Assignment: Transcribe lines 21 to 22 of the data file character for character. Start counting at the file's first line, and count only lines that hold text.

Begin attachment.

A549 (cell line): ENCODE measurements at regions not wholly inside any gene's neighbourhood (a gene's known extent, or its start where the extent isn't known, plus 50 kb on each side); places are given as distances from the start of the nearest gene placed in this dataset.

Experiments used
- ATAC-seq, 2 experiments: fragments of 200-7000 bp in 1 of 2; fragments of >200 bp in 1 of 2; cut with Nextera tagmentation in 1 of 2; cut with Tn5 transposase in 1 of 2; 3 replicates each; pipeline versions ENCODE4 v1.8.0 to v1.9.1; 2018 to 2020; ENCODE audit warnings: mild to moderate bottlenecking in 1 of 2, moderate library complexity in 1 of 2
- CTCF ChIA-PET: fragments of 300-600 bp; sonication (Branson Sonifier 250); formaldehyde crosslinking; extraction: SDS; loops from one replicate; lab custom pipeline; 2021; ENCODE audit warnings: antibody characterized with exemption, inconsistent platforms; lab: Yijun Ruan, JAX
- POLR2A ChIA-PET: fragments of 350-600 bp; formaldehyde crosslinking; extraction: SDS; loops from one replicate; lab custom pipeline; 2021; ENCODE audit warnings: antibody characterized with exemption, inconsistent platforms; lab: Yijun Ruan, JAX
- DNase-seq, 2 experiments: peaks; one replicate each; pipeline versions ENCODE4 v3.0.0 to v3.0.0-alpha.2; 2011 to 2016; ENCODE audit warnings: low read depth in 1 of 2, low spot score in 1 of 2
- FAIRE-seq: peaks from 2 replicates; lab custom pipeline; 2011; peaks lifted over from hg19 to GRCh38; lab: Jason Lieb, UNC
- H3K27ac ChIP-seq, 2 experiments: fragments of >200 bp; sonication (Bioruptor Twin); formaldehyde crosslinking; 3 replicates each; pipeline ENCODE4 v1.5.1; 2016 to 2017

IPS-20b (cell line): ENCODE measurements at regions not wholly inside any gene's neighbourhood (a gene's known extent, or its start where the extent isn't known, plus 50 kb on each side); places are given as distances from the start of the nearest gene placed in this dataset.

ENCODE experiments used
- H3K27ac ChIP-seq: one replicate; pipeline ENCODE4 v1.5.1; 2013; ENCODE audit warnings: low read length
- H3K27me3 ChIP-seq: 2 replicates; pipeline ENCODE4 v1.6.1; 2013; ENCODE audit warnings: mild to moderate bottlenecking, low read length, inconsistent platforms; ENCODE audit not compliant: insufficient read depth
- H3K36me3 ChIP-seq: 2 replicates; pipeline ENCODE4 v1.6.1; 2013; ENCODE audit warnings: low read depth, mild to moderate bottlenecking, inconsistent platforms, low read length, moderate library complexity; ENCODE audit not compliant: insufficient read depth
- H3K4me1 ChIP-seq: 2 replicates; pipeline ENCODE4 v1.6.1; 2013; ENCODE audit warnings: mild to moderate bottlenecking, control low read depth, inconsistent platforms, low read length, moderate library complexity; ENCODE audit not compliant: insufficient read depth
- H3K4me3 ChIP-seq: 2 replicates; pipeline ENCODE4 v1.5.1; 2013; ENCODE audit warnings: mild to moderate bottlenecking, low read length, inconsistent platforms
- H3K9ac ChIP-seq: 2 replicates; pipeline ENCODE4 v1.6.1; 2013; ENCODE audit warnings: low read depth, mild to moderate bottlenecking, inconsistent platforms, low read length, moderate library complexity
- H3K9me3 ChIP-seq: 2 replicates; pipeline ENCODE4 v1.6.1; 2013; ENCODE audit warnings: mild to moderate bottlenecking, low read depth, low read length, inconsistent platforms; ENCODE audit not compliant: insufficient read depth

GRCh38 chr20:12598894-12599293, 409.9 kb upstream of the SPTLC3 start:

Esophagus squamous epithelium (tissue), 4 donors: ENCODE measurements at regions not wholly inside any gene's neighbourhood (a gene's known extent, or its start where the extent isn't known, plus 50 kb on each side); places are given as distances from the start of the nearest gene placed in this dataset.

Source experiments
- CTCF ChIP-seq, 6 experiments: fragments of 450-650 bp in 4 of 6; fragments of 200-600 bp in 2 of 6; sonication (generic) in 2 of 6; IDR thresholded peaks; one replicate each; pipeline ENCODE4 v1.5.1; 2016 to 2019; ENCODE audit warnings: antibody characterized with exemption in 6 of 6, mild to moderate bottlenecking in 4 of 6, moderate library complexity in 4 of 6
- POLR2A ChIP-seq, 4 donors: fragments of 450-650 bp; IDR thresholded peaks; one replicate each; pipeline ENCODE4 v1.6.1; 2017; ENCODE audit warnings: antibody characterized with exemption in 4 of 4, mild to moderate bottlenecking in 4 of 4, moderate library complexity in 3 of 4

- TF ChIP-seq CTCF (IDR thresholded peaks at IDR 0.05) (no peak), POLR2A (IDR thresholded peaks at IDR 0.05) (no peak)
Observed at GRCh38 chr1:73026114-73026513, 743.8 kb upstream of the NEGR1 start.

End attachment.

- CTCF ChIP-seq, 6 experiments: fragments of 450-650 bp in 4 of 6; fragments of 200-600 bp in 2 of 6; sonication (generic) in 2 of 6; IDR thresholded peaks; one replicate each; pipeline ENCODE4 v1.5.1; 2016 to 2019; ENCODE audit warnings: antibody characterized with exemption in 6 of 6, mild to moderate bottlenecking in 4 of 6, moderate library complexity in 4 of 6
- POLR2A ChIP-seq, 4 donors: fragments of 450-650 bp; IDR thresholded peaks; one replicate each; pipeline ENCODE4 v1.6.1; 2017; ENCODE audit warnings: antibody characterized with exemption in 4 of 4, mild to moderate bottlenecking in 4 of 4, moderate library complexity in 3 of 4